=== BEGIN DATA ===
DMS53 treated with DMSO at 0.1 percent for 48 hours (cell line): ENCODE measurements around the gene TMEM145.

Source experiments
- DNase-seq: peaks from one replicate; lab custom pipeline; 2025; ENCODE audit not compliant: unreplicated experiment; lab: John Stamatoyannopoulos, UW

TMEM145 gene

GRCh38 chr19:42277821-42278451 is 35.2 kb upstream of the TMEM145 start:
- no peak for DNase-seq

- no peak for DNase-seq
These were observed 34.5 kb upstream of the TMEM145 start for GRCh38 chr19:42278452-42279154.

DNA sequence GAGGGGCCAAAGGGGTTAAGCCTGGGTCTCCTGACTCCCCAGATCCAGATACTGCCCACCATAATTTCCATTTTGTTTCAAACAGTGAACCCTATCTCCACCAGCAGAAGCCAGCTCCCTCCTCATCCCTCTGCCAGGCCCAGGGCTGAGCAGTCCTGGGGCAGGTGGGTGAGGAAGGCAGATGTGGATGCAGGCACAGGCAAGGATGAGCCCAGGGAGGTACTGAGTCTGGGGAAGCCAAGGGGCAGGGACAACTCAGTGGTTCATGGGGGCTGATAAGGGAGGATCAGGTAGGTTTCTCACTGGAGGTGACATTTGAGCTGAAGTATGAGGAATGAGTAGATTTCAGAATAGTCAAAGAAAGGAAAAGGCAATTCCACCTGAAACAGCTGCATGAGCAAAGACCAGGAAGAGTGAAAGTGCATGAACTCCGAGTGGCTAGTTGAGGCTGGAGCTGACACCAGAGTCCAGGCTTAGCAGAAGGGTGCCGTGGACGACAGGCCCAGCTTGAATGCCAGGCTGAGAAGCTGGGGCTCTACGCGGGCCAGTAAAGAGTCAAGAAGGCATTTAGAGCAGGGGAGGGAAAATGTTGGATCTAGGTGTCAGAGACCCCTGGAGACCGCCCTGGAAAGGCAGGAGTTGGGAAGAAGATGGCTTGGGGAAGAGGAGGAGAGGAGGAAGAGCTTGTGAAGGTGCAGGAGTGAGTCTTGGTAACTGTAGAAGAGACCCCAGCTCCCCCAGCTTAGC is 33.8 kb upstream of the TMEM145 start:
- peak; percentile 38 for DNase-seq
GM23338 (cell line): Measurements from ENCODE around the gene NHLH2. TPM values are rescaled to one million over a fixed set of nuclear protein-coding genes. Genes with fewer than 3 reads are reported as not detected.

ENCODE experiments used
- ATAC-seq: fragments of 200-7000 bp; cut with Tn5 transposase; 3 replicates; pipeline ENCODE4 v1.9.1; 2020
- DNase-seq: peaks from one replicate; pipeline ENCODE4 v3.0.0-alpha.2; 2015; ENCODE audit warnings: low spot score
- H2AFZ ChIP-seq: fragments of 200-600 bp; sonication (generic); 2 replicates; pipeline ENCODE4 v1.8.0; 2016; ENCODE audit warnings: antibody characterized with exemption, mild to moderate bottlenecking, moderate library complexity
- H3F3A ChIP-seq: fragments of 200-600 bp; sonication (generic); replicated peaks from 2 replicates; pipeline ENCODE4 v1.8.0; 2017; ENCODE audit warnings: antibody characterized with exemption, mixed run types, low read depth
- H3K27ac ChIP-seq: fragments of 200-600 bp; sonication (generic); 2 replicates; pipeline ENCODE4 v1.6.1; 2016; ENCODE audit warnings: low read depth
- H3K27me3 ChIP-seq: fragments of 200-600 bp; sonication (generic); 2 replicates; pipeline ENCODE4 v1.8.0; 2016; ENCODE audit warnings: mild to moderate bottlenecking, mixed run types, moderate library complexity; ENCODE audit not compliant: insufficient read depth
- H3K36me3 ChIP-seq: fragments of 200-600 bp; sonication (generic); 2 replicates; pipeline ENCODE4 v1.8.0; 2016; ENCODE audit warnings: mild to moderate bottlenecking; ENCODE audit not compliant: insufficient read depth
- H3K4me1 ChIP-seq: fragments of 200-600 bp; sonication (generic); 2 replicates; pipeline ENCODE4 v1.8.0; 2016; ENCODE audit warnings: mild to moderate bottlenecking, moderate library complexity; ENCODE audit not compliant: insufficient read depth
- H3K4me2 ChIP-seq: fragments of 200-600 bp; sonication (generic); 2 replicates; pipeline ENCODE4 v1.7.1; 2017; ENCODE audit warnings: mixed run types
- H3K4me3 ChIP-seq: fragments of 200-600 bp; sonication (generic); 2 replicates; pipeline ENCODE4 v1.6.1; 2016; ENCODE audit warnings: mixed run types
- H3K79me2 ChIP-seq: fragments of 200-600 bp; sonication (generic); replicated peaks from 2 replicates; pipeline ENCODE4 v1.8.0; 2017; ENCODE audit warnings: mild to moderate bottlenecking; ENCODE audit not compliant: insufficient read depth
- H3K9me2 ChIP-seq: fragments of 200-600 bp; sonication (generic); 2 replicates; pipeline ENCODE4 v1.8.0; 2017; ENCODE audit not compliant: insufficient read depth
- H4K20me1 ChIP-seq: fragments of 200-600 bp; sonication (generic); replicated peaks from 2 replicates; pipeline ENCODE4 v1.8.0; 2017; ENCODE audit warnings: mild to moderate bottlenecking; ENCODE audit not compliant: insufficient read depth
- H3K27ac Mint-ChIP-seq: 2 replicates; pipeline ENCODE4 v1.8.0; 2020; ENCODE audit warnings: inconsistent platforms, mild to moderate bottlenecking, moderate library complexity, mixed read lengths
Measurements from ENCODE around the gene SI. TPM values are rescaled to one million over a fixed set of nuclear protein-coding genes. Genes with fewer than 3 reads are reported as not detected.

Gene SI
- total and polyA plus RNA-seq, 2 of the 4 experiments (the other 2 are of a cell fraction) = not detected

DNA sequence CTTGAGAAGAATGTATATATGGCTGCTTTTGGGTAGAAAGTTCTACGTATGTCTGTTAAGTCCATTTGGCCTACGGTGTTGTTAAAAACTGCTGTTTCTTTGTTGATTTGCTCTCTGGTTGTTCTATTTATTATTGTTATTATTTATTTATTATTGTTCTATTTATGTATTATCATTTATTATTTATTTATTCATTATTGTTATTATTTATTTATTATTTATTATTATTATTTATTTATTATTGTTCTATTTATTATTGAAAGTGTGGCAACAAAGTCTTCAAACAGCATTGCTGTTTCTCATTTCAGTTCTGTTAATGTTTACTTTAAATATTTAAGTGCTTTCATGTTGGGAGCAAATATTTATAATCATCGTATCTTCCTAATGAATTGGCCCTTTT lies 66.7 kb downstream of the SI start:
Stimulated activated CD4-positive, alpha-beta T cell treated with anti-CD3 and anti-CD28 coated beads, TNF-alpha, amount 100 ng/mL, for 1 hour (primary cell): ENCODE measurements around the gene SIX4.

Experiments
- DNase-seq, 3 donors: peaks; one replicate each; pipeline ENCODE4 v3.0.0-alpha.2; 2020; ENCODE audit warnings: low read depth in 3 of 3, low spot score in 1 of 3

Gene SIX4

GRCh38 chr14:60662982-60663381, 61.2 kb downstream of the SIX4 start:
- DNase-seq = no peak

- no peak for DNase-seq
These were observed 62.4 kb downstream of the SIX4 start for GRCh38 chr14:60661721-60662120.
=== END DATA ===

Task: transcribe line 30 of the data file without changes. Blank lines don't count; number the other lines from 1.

DNA sequence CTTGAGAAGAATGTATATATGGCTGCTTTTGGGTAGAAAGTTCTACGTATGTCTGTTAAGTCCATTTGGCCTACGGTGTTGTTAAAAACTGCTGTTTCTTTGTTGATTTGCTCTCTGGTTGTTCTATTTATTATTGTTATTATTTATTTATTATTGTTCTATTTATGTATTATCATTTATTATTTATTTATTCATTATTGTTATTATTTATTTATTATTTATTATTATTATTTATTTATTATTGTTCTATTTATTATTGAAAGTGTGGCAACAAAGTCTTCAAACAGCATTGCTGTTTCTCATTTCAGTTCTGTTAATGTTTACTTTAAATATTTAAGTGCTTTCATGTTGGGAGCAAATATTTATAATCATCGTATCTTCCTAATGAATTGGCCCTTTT lies 66.7 kb downstream of the SI start: